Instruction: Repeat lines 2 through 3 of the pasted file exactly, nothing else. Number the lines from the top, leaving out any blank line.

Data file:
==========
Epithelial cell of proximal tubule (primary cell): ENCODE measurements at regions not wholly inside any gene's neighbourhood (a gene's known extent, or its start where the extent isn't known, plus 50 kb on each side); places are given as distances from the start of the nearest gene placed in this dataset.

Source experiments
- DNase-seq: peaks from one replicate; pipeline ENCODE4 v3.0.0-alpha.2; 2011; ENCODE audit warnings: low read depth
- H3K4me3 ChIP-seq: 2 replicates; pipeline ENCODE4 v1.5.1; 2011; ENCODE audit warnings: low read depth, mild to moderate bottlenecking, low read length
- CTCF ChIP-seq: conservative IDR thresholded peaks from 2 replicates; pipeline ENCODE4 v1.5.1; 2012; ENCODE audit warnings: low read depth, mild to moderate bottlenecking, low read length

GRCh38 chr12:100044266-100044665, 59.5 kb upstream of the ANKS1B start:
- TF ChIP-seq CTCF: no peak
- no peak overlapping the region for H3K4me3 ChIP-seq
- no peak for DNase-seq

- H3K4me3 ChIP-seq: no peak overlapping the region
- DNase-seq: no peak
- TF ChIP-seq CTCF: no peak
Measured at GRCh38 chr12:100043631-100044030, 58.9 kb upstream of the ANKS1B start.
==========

Source experiments
- DNase-seq: peaks from one replicate; pipeline ENCODE4 v3.0.0-alpha.2; 2011; ENCODE audit warnings: low read depth